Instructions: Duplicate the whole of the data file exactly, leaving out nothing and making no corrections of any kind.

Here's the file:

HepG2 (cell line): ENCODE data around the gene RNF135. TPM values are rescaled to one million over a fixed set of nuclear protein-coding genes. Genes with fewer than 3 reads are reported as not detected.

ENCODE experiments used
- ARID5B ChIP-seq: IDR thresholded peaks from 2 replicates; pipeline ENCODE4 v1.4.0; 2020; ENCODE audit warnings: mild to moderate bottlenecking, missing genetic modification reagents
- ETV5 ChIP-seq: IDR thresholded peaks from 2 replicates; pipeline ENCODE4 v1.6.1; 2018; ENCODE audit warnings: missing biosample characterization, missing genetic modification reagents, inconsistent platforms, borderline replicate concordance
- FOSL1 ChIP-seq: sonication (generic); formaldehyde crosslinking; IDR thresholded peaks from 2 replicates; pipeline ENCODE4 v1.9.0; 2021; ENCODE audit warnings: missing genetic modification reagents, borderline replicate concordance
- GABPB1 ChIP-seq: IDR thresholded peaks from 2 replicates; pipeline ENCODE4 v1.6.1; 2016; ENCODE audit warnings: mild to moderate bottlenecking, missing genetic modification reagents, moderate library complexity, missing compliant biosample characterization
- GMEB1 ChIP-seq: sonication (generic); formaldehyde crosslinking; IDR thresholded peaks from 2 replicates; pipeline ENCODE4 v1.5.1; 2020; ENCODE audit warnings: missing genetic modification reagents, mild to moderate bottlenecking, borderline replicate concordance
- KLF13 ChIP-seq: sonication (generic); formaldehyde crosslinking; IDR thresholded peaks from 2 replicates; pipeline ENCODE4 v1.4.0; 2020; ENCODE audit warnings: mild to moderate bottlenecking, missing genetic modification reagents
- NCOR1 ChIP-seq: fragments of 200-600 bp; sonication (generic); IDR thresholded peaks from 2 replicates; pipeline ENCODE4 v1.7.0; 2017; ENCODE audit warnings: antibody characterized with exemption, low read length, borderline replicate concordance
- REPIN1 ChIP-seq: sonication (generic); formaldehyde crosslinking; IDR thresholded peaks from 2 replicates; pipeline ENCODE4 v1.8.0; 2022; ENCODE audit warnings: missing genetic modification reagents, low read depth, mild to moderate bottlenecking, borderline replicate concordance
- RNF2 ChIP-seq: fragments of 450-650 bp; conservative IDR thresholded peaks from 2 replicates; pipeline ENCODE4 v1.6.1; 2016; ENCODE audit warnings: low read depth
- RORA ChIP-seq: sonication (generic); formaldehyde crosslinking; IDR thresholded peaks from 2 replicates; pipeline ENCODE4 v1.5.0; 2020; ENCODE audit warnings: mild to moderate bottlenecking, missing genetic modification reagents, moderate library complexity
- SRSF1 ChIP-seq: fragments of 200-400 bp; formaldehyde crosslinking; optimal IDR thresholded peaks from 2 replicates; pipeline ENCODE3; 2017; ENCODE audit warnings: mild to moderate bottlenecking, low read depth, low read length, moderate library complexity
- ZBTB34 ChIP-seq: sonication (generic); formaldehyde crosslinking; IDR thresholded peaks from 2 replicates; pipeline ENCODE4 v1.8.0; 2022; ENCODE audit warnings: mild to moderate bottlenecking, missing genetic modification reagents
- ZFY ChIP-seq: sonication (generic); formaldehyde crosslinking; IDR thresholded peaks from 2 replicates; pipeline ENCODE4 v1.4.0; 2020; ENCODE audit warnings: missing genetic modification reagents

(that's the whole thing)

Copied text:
HepG2 (cell line): ENCODE data around the gene RNF135. TPM values are rescaled to one million over a fixed set of nuclear protein-coding genes. Genes with fewer than 3 reads are reported as not detected.

ENCODE experiments used
- ARID5B ChIP-seq: IDR thresholded peaks from 2 replicates; pipeline ENCODE4 v1.4.0; 2020; ENCODE audit warnings: mild to moderate bottlenecking, missing genetic modification reagents
- ETV5 ChIP-seq: IDR thresholded peaks from 2 replicates; pipeline ENCODE4 v1.6.1; 2018; ENCODE audit warnings: missing biosample characterization, missing genetic modification reagents, inconsistent platforms, borderline replicate concordance
- FOSL1 ChIP-seq: sonication (generic); formaldehyde crosslinking; IDR thresholded peaks from 2 replicates; pipeline ENCODE4 v1.9.0; 2021; ENCODE audit warnings: missing genetic modification reagents, borderline replicate concordance
- GABPB1 ChIP-seq: IDR thresholded peaks from 2 replicates; pipeline ENCODE4 v1.6.1; 2016; ENCODE audit warnings: mild to moderate bottlenecking, missing genetic modification reagents, moderate library complexity, missing compliant biosample characterization
- GMEB1 ChIP-seq: sonication (generic); formaldehyde crosslinking; IDR thresholded peaks from 2 replicates; pipeline ENCODE4 v1.5.1; 2020; ENCODE audit warnings: missing genetic modification reagents, mild to moderate bottlenecking, borderline replicate concordance
- KLF13 ChIP-seq: sonication (generic); formaldehyde crosslinking; IDR thresholded peaks from 2 replicates; pipeline ENCODE4 v1.4.0; 2020; ENCODE audit warnings: mild to moderate bottlenecking, missing genetic modification reagents
- NCOR1 ChIP-seq: fragments of 200-600 bp; sonication (generic); IDR thresholded peaks from 2 replicates; pipeline ENCODE4 v1.7.0; 2017; ENCODE audit warnings: antibody characterized with exemption, low read length, borderline replicate concordance
- REPIN1 ChIP-seq: sonication (generic); formaldehyde crosslinking; IDR thresholded peaks from 2 replicates; pipeline ENCODE4 v1.8.0; 2022; ENCODE audit warnings: missing genetic modification reagents, low read depth, mild to moderate bottlenecking, borderline replicate concordance
- RNF2 ChIP-seq: fragments of 450-650 bp; conservative IDR thresholded peaks from 2 replicates; pipeline ENCODE4 v1.6.1; 2016; ENCODE audit warnings: low read depth
- RORA ChIP-seq: sonication (generic); formaldehyde crosslinking; IDR thresholded peaks from 2 replicates; pipeline ENCODE4 v1.5.0; 2020; ENCODE audit warnings: mild to moderate bottlenecking, missing genetic modification reagents, moderate library complexity
- SRSF1 ChIP-seq: fragments of 200-400 bp; formaldehyde crosslinking; optimal IDR thresholded peaks from 2 replicates; pipeline ENCODE3; 2017; ENCODE audit warnings: mild to moderate bottlenecking, low read depth, low read length, moderate library complexity
- ZBTB34 ChIP-seq: sonication (generic); formaldehyde crosslinking; IDR thresholded peaks from 2 replicates; pipeline ENCODE4 v1.8.0; 2022; ENCODE audit warnings: mild to moderate bottlenecking, missing genetic modification reagents
- ZFY ChIP-seq: sonication (generic); formaldehyde crosslinking; IDR thresholded peaks from 2 replicates; pipeline ENCODE4 v1.4.0; 2020; ENCODE audit warnings: missing genetic modification reagents